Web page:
v.6-11 Then I saw another angel flying in the midst of heaven, having the everlasting gospel to preach to those who dwell on the earth – to every nation, tribe, tongue, and people – saying with a loud voice, “Fear God and give glory to Him, for the hour of His judgment has come; and worship Him who made heaven and earth, the sea and springs of water.” And another angel followed, saying, “Babylon is fallen, is fallen, that great city, because she has made all nations drink of the wine of the wrath of her fornication.” Then a third angel followed them, saying with a loud voice, “If anyone worships the beast and his image, and receives his mark on his forehead or on his hand, he himself shall also drink of the wine of the wrath of God, which is poured out full strength into the cup of His indignation. And he shall be tormented with fire and brimstone in the presence of the holy angels and in the presence of the Lamb. And the smoke of their torment ascends forever and ever; and they shall have no rest day or night, who worship the beast and his image, and whoever receives the mark of his name.”
In this quick succession of three flying angels, John records the ominous and foreboding message each delivers to those dwelling upon earth.
It should be noted, however, that the message is for the unbelievers, not the redeemed. The “earth dwellers” are those who set their mind on earthly things, and therefore, because they are friends with the world, are at enmity with God (Phil.3:17-19; Jas.4:4). On the other hand, the redeemed are classified as citizens of heaven, strangers in the world who desire only a heavenly country (Phil.3:20; Heb.11:13-16).
Okay, let’s consider the three messages.
The first angel delivers the “everlasting gospel.” This signifies a message of “good news” that the long awaited judgment of God has come, that Satan’s reign upon earth is about to be consummated, the deliverance and restoration of Israel is about to take place, and the rule of Jesus Christ on earth is about to begin. Moreover, the angel preaches it with a “loud voice” so that every nation, tribe, tongue, and people might immediately fear, give glory to, and worship God.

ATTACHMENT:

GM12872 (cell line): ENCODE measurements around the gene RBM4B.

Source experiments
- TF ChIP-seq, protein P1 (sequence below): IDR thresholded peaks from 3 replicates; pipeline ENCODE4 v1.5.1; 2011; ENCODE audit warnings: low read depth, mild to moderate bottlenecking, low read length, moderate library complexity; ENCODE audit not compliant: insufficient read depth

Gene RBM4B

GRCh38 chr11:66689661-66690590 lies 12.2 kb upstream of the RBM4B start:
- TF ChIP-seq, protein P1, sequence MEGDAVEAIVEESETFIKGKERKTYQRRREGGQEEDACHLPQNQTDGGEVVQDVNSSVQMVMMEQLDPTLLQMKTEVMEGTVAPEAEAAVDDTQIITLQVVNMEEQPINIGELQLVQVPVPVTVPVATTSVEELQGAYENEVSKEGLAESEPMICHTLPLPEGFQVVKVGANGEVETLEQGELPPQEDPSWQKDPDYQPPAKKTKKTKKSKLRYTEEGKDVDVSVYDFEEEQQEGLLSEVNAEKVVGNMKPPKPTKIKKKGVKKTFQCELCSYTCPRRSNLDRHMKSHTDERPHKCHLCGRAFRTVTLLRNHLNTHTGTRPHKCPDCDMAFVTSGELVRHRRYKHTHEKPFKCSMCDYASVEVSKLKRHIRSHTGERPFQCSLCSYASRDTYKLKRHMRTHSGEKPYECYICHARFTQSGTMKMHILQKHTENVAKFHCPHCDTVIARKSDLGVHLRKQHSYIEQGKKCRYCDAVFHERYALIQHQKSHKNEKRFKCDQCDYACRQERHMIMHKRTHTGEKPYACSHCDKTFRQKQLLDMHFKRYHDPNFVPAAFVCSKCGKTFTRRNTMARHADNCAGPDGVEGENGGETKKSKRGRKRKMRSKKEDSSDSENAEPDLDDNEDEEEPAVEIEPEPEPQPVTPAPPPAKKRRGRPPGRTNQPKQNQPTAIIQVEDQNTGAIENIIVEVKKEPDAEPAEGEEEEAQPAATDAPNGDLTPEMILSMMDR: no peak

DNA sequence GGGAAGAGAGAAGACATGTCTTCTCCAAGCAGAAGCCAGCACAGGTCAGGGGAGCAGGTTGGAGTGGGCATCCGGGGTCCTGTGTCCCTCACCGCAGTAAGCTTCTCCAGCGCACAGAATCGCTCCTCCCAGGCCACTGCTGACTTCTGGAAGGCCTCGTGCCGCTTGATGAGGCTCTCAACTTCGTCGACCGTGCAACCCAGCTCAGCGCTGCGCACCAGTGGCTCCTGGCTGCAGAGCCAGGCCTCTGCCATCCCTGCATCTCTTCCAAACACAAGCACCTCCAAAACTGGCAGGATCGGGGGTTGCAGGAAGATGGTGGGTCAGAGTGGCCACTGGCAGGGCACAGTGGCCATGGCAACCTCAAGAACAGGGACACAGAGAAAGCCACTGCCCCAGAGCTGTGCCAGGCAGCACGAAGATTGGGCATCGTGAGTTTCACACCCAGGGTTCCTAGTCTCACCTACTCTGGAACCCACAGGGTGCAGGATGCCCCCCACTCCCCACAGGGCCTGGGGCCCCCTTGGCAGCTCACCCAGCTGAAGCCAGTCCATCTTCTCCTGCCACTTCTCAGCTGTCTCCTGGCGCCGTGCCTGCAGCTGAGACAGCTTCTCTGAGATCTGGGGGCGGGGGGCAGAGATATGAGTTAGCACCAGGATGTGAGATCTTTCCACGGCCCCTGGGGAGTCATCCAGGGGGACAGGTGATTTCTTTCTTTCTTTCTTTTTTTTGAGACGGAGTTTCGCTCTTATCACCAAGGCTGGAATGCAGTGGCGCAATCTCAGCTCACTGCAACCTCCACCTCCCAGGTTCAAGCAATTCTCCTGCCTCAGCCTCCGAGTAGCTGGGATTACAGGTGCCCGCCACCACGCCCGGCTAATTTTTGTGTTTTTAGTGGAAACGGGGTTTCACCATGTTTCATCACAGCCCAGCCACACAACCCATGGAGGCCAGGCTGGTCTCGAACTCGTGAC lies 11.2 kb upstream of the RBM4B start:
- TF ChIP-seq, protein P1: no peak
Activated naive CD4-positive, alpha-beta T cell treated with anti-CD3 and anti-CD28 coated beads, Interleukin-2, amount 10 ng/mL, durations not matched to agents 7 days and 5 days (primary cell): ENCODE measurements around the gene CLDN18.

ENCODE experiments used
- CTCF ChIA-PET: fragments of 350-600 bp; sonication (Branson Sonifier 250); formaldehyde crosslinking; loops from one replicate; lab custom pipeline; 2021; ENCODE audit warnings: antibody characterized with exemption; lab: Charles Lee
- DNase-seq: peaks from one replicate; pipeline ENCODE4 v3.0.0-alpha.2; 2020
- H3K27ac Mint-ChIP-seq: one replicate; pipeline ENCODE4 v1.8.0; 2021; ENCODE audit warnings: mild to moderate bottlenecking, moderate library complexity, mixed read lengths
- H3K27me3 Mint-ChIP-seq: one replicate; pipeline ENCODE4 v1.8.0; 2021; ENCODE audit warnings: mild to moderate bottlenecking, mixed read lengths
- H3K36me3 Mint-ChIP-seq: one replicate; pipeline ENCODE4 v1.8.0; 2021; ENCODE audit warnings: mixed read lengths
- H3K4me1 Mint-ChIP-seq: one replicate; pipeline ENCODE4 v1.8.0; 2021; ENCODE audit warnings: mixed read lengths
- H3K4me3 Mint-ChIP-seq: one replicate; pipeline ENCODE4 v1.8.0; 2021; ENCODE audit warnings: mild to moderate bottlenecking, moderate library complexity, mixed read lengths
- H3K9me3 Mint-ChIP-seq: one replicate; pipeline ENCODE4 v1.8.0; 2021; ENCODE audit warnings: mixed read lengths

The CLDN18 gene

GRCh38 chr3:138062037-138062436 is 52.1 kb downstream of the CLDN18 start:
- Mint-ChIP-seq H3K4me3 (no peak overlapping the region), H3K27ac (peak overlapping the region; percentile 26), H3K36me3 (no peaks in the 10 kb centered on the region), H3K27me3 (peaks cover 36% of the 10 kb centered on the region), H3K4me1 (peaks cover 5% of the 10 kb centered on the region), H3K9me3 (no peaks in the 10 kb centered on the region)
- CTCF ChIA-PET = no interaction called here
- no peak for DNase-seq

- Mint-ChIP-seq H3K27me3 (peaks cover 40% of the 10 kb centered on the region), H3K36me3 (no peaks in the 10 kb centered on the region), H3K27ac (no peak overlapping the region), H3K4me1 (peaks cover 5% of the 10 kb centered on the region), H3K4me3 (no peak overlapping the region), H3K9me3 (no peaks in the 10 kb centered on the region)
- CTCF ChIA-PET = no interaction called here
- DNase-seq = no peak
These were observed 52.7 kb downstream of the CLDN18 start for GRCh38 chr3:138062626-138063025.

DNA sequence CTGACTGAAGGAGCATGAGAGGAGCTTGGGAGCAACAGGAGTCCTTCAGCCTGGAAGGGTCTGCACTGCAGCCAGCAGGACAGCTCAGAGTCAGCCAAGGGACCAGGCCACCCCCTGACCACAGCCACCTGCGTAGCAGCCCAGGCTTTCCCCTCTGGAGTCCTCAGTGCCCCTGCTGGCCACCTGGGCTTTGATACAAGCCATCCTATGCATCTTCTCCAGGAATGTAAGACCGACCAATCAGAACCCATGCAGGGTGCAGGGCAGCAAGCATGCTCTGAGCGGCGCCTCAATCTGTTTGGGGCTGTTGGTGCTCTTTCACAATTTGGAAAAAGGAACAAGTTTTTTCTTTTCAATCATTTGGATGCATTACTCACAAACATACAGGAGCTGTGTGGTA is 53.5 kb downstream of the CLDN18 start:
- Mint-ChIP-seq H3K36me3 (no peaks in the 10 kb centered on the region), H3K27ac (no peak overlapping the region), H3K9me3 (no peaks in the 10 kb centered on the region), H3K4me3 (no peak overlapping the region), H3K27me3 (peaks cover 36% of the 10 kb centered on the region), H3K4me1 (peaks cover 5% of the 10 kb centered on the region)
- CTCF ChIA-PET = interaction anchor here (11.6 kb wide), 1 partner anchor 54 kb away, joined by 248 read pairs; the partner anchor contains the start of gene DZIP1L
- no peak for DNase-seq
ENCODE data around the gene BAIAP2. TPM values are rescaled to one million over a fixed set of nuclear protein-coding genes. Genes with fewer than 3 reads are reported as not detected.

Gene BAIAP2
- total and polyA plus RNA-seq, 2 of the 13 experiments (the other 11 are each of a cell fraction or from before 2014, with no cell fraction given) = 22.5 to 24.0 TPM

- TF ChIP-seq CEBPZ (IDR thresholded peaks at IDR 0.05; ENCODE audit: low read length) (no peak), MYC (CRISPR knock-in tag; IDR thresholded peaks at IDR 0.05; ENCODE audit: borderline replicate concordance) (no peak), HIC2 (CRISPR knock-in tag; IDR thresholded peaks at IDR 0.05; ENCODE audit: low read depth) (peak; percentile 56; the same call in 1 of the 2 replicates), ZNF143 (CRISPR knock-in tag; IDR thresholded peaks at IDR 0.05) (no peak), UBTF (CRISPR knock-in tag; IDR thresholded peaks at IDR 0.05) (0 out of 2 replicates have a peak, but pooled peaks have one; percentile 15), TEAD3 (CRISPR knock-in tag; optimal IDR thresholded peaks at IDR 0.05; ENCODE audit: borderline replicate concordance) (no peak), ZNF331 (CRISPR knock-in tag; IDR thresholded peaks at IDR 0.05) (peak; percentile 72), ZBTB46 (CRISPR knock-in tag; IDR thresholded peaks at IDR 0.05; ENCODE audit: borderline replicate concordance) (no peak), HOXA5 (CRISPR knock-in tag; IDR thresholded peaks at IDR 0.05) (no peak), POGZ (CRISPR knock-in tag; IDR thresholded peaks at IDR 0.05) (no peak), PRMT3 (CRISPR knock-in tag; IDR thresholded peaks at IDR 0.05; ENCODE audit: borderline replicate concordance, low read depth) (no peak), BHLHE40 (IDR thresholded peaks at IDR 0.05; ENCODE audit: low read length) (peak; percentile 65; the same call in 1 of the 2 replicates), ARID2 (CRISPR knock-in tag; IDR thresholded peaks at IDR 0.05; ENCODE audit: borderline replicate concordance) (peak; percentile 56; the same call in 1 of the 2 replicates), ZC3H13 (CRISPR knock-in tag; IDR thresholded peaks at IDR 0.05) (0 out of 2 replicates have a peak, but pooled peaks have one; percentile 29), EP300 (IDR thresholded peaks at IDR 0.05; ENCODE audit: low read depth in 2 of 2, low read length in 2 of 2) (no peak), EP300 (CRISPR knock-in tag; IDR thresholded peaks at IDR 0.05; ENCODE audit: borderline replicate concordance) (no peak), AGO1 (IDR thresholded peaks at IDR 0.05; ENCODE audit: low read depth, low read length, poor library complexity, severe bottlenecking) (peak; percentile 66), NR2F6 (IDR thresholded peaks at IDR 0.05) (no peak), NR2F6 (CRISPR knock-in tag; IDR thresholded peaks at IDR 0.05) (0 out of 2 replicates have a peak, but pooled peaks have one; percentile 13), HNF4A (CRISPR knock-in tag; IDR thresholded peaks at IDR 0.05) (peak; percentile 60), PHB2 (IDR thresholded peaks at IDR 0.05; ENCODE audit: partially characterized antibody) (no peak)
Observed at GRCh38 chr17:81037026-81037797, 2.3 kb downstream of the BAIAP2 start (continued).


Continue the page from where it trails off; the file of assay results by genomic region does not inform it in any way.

The second angel carries a message of judgment against the city of Babylon. The phrase “Babylon is fallen, is fallen” is not meant to mean that Babylon has fallen, however, as if the judgment had already taken place, but is used in the same way the Old Testament prophets used it, to signify that Babylon is about to fall (check—Isa.21:9; Jer.51:8). This is furthered evidenced in the repetition of the phrase “is fallen, is fallen,” which in Scripture is used as a declaration that God has established judgment, and will shortly bring it to pass (Gen.41:32). So the angel is reiterating that which Scripture has already declared—that Babylon has been sentenced for judgment by God, and that her judgment is coming (we’ll see this later in Chapters 17 & 18).
The third angel speaks of judgment upon the souls of men. This is arguably the most alarming of the messages because it carries with it an irreversible consequence based upon a singular decision: One must refuse to worship Antichrist and his image and to accept his mark, or “he himself shall also drink of the wine of the wrath of God” and be made to endure God’s judgment and “he shall be tormented with fire and brimstone” forever and ever. In other words, those who take the mark cannot be saved.